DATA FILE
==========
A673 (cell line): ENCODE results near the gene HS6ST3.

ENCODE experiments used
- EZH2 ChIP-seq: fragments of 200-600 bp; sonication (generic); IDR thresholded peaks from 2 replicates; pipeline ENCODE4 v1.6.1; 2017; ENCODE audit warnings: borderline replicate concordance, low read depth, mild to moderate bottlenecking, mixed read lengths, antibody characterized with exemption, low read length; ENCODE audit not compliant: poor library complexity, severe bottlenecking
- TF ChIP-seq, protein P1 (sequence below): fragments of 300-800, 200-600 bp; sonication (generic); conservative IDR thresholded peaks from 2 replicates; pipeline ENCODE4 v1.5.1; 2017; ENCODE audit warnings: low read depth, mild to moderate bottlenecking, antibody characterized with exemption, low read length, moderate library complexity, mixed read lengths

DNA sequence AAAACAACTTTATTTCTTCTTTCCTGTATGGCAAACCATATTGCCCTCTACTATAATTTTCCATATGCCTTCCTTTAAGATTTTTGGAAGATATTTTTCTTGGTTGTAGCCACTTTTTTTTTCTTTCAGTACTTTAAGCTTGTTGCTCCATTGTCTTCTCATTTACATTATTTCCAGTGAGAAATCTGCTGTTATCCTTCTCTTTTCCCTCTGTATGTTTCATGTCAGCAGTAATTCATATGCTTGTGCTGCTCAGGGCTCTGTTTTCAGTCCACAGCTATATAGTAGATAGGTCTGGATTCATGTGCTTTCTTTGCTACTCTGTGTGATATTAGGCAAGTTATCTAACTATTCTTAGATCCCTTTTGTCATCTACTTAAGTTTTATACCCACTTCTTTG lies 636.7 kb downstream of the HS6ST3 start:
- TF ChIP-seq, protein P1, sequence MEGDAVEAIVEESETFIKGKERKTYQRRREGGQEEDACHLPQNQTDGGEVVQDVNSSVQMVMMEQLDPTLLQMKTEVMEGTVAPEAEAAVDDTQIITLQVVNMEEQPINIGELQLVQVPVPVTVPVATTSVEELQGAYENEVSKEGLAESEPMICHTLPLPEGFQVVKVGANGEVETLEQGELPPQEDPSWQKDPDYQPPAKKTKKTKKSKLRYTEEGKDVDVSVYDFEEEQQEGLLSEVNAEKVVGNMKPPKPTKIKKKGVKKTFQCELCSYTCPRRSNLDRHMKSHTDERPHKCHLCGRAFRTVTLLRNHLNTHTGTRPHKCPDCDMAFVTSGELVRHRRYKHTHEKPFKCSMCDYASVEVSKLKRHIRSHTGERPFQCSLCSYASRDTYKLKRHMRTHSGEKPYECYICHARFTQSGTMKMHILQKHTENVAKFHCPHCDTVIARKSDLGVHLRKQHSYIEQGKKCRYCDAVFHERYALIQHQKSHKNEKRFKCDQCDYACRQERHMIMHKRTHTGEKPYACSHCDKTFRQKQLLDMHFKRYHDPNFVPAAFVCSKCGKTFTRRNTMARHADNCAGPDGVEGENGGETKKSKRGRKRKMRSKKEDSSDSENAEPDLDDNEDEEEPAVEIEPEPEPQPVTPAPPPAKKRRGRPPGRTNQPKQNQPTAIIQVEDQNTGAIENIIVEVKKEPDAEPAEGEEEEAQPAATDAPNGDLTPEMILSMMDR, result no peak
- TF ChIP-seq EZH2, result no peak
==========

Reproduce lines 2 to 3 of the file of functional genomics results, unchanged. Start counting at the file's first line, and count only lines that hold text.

ENCODE experiments used
- EZH2 ChIP-seq: fragments of 200-600 bp; sonication (generic); IDR thresholded peaks from 2 replicates; pipeline ENCODE4 v1.6.1; 2017; ENCODE audit warnings: borderline replicate concordance, low read depth, mild to moderate bottlenecking, mixed read lengths, antibody characterized with exemption, low read length; ENCODE audit not compliant: poor library complexity, severe bottlenecking